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Hey, Harper! Whatcha Doing With All Those Leeks?!


Leeks. Why do I cook with, and pay more for, leeks?


Leeks are a member of the allium family. This family includes the more often, locally used onion, garlic, green onion and chives.


When they are cooked they flavour a dish with an oniony taste that is much milder than onion or garlic, a bit sweet, and they become kind of buttery and creamy. Because of this creaminess they are great for keeping calories a little lower while still making a dish seem velvety, Leeks are a diuretic, so have been used for centuries for weight loss, as well as having all the health benefits of the allium family. But for me, they are a comfort food. A quiet, subtle, sweet and creamy accompaniment to other subtle foods. Recently I made a leek and white bean dish with lemon shrimp in which the leeks did some of their best work, adding body and aroma without overpowering the other ingredients and the subtle sweetness of the shrimp.



But you must be careful!! Leeks are often grown in sand, and can trap sand in their layers. So the leek must be well cleaned. There are many ways to clean a leek; Google will give you dozens of suggestions. But the easiest way if you do not need them to be whole or halved lengthways, is to simply slice and swish in a lot of water. The sand will sink, and you will be guaranteed no nasty crunch in your supper.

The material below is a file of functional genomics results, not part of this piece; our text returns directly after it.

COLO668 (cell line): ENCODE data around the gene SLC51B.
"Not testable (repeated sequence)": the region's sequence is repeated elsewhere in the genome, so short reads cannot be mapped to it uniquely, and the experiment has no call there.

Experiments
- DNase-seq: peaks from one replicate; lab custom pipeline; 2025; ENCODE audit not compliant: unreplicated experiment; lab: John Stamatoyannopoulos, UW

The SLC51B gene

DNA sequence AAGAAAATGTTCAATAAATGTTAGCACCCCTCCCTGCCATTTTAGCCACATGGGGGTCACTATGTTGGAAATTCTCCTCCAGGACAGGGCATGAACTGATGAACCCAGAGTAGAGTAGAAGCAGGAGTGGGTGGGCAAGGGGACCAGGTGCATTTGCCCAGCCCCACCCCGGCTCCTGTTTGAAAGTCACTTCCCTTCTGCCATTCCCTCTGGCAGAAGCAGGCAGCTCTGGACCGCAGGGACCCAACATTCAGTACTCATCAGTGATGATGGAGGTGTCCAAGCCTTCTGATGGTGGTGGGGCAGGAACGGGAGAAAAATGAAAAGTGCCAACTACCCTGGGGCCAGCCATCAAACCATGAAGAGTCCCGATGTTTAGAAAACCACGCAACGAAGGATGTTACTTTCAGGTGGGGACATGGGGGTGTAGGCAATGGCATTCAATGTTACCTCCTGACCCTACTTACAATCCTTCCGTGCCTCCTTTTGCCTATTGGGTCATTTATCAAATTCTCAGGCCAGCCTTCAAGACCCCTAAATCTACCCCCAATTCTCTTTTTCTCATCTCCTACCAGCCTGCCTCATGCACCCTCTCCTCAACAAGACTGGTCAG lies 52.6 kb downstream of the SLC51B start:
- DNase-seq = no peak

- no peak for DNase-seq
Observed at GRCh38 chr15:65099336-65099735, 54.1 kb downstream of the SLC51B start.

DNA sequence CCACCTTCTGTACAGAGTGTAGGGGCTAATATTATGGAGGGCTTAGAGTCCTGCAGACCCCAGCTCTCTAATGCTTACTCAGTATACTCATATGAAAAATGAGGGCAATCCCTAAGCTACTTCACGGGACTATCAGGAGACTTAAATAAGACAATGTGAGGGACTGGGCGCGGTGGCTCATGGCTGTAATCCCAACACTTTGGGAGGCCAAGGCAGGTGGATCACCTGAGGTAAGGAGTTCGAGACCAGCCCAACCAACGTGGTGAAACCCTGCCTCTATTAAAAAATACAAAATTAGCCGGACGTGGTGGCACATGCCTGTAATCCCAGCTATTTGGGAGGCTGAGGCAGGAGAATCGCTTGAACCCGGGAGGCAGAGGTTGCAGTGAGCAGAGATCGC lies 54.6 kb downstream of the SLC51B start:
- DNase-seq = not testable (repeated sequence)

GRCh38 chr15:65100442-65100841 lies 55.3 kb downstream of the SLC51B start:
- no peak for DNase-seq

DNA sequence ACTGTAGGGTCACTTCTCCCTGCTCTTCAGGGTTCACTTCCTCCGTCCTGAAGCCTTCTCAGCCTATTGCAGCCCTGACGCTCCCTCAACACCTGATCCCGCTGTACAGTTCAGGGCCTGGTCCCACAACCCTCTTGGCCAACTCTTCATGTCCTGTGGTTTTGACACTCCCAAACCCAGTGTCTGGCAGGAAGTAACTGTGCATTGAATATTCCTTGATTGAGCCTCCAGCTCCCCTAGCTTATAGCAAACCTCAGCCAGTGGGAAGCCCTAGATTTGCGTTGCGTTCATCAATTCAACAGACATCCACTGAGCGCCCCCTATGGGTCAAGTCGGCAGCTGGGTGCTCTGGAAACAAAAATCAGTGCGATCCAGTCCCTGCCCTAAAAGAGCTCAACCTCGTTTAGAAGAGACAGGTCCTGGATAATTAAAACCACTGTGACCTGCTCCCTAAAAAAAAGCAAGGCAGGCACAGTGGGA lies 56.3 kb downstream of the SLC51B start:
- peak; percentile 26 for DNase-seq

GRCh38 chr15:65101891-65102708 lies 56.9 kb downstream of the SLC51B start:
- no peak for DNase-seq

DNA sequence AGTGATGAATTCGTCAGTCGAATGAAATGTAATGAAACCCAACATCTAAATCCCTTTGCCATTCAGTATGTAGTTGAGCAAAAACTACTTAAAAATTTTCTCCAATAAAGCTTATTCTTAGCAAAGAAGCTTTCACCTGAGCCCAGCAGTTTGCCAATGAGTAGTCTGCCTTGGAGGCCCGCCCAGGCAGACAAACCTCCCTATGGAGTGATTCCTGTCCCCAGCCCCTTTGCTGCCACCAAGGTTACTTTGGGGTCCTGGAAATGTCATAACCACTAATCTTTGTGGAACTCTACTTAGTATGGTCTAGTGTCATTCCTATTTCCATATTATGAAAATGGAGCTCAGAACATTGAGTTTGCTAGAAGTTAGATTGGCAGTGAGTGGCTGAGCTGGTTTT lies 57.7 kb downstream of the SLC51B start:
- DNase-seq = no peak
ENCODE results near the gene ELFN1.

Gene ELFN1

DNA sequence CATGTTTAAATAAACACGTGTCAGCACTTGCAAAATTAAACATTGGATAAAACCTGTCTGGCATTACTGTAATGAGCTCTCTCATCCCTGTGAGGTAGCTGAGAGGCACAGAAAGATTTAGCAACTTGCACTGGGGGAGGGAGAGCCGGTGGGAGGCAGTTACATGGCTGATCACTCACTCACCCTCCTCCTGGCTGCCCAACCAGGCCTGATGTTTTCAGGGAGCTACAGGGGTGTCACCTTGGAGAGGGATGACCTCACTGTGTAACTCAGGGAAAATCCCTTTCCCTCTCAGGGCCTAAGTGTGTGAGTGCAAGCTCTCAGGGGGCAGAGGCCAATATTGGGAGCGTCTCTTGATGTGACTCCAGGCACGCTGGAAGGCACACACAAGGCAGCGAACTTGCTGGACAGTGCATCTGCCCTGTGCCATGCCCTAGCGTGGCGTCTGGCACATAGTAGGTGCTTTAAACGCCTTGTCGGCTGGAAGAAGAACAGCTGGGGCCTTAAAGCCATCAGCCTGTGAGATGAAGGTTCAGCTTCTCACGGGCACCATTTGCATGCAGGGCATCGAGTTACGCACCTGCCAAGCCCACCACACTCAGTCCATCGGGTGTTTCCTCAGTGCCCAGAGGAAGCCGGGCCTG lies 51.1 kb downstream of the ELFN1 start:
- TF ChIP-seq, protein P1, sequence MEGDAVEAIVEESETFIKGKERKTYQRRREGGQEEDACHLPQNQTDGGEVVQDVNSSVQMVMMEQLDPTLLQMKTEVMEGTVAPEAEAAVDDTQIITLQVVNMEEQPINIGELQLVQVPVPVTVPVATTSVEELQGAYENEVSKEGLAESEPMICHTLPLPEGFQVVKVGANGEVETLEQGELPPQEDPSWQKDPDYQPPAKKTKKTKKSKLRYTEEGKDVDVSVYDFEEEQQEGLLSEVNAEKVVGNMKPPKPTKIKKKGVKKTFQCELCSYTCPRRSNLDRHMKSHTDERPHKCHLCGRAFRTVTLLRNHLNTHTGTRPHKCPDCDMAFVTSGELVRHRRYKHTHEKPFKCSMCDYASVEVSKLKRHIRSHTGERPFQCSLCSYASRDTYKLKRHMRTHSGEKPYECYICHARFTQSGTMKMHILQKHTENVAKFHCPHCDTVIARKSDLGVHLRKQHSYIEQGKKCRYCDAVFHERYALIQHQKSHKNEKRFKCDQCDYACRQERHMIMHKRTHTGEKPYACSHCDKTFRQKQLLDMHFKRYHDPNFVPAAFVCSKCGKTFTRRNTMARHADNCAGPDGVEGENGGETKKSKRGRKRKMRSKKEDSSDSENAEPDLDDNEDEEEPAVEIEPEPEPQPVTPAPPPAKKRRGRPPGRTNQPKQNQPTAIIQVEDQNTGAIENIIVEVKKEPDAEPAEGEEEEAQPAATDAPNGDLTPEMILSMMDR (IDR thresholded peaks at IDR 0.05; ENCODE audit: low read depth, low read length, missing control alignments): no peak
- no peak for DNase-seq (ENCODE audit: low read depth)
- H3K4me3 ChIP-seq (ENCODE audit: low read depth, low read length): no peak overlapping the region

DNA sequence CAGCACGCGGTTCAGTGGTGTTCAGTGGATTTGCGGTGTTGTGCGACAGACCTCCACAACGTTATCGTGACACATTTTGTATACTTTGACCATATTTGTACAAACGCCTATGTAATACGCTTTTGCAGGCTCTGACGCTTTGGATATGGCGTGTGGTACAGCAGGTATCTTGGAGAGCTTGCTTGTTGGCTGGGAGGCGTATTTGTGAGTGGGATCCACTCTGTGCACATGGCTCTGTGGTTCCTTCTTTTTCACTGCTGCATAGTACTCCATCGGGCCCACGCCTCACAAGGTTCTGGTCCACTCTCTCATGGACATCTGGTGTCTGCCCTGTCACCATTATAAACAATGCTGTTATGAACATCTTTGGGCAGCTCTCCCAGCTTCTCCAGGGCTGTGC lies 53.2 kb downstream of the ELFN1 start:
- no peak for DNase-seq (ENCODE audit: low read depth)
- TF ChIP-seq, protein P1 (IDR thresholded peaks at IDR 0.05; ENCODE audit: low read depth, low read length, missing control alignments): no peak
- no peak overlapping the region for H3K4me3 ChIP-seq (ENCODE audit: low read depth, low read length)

Also! The leek is one of the national emblems of Wales, and is a big player in St. David's Day celebrations. Lucky for us, St. David's Day falls on March 1. So you have one day to run out and get some leeks to usher in March, Spring, and perhaps the sunshine that we are so missing this last day of February! Vive la leek.


What I know for sure: Leeks are easy to grow and love to grow with strawberries. They naturally repel many of the pesky pests that bother strawberries. (If only my garden wasn't 90 percent clay...)

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